I figured a pig’s tongue would be rather long, considering the size of the greedy animal, but I was still surprised by the sheer length of it. It prompted me to do the Gene Simmons pose – reckon this pig’s tongue beats his anytime. 😉
Well, since pig’s tongue is considered offal – it’s pretty cheap. I got it for RM 3.90 for the entire muscle. Tongue used to be a common food in England but they use ox tongue instead of our porcine friend. I don’t know how to cook it, but I figured I might as well give it a shot and see how it turns out.
I have worked with pig’s heart (both sliced in soup and with the entire organ in pasta), pig’s tail and even pig’s ears (which is quite delicious but missing from my archives due to a catastrophic category mishap). I’m not quite sure what to do with pig’s tongue but that’s never stopped me before. Heh!
I settled on slicing up the muscle into bite sized pieces after it has been defrosted. Give it a tongue lashing. Discipline it with your knife! It’s all muscle so I decided to marinate it first before stewing it.
You will need:
- Pig’s tongue
- A sharp knife (seriously)
- Soy sauce (dark and light)
- McCormick’s Season-All Salt
- McCormick’s Italian Herbs
- Ground black pepper (coarse)
I mixed everything into the sliced pig’s tongue and gently massaged the condiments into it. I don’t know if it makes a difference, I just felt like doing it. This is left for about 2 hours before the cooking process started.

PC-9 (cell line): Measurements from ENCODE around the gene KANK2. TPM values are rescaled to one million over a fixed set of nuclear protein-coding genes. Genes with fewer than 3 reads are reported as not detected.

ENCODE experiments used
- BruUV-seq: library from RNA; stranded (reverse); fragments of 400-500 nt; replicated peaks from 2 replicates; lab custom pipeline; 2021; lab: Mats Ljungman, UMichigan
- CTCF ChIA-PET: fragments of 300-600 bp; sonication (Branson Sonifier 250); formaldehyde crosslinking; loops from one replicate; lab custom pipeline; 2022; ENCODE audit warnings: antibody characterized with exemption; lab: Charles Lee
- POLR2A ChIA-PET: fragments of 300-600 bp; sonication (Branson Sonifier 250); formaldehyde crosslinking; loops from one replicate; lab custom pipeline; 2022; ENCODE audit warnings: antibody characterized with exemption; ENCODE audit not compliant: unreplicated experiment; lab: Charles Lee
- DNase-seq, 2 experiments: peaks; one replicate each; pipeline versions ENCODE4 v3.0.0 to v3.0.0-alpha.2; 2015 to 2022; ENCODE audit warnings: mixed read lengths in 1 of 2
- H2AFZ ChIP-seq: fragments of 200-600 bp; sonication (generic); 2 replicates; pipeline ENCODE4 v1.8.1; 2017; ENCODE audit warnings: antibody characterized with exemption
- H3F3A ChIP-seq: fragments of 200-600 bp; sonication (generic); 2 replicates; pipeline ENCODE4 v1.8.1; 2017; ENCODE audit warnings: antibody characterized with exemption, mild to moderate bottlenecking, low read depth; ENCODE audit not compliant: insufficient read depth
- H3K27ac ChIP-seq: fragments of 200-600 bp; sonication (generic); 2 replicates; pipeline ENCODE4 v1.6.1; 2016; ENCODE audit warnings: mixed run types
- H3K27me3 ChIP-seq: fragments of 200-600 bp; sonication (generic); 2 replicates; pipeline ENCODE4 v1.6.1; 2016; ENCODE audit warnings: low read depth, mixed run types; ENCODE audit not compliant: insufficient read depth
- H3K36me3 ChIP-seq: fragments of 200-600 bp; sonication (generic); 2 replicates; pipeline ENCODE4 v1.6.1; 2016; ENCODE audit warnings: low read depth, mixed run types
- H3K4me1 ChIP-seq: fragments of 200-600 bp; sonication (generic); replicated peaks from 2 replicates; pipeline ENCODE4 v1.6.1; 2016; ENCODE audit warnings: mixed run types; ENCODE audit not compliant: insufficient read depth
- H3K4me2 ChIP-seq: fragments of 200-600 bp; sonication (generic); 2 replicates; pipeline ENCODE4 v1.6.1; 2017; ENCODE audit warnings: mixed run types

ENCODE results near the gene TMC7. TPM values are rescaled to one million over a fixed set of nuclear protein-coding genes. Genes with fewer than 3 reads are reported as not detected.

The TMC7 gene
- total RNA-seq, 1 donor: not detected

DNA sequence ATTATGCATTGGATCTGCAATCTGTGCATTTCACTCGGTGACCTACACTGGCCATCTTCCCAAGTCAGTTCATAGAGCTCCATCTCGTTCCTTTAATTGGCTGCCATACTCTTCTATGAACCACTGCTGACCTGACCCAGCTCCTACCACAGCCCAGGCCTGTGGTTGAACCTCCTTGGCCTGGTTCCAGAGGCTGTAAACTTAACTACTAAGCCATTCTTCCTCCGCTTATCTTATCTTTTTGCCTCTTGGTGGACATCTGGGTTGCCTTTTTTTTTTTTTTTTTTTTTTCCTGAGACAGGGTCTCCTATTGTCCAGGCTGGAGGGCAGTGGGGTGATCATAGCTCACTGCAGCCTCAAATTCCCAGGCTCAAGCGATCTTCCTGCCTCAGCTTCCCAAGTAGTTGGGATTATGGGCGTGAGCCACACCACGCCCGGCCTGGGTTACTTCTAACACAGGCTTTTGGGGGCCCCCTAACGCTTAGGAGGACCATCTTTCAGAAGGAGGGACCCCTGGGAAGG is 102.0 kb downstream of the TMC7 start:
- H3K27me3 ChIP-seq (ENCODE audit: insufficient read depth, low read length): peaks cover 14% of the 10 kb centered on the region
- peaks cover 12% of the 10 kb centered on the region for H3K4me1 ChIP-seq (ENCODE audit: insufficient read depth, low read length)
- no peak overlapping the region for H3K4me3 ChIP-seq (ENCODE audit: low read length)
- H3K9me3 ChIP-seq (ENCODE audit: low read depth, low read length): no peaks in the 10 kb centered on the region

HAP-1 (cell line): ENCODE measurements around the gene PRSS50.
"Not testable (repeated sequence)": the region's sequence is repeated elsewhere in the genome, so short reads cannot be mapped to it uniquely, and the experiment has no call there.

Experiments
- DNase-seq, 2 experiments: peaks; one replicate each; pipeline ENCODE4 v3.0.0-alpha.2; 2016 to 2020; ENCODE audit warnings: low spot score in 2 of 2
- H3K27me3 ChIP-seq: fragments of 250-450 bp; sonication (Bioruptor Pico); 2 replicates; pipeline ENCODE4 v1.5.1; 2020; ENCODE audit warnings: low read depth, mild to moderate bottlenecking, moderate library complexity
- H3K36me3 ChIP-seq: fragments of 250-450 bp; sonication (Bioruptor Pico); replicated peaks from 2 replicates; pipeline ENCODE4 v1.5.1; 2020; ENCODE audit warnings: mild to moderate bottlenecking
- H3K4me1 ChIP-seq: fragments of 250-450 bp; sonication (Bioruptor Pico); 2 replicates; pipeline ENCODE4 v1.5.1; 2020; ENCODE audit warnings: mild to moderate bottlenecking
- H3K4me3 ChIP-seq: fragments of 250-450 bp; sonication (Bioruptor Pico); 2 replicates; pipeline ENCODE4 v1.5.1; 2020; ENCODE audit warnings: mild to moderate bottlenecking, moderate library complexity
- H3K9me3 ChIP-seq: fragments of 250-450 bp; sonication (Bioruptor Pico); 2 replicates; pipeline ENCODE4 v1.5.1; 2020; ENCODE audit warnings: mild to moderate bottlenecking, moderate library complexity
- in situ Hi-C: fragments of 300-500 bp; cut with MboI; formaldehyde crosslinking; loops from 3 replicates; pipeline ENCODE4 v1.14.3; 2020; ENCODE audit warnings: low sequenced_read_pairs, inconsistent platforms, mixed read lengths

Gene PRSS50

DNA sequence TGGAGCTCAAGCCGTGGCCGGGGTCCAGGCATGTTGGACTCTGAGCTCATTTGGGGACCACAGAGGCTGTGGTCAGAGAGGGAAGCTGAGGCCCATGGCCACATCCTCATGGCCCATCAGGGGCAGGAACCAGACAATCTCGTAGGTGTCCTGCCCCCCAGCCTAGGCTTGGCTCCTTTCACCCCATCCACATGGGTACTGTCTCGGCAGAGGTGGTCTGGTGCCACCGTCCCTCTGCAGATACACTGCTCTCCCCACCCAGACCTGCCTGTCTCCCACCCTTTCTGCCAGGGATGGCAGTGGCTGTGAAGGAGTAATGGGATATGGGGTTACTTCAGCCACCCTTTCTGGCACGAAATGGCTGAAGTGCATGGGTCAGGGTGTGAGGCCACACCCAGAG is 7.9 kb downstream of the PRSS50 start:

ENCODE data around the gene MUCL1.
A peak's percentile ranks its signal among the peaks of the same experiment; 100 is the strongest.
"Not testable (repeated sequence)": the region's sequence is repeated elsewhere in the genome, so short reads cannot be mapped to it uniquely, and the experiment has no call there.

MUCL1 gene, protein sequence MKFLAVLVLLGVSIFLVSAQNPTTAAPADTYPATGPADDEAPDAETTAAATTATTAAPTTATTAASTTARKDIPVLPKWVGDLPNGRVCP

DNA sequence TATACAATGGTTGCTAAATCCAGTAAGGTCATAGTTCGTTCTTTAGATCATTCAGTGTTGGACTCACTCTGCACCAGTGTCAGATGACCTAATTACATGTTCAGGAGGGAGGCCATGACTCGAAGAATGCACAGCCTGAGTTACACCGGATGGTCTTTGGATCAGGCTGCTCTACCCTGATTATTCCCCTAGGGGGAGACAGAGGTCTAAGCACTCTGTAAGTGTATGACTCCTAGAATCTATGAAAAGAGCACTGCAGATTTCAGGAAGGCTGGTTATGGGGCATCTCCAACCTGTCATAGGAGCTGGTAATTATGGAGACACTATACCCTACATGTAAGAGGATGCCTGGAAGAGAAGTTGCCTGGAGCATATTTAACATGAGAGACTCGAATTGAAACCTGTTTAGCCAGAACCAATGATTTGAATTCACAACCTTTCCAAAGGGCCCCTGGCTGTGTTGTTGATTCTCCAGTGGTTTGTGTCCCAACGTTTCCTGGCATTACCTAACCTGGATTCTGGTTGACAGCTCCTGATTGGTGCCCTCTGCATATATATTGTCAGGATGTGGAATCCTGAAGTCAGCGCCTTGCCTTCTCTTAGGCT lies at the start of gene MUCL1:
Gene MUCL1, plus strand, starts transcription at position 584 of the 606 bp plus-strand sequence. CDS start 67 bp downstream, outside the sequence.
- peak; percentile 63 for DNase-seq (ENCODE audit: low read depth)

Stewing pig’s tongue is easy – you just need to dump the marinated muscle into a pan and cook it slowly on low heat. Whenever you see the gravy evaporating, just add more soy sauce. I left it for about an hour, turning it over once in a while. You can still see the papillae and taste buds of the pig on the tongue! Amazing!
The finished dish tasted rather good to be honest. It’s not as tender as I’ll like it to be, but I reckon that can be remedied by smashing it with a hammer (or using meat tenderizer). It has a nice texture to it – it’s yielding, but firm. The chewy stewed pig’s tongue goes very well with steamed rice.
…and besides, there’s just something about introducing another animal’s tongue to your own that’s very appealing in itself. 🙂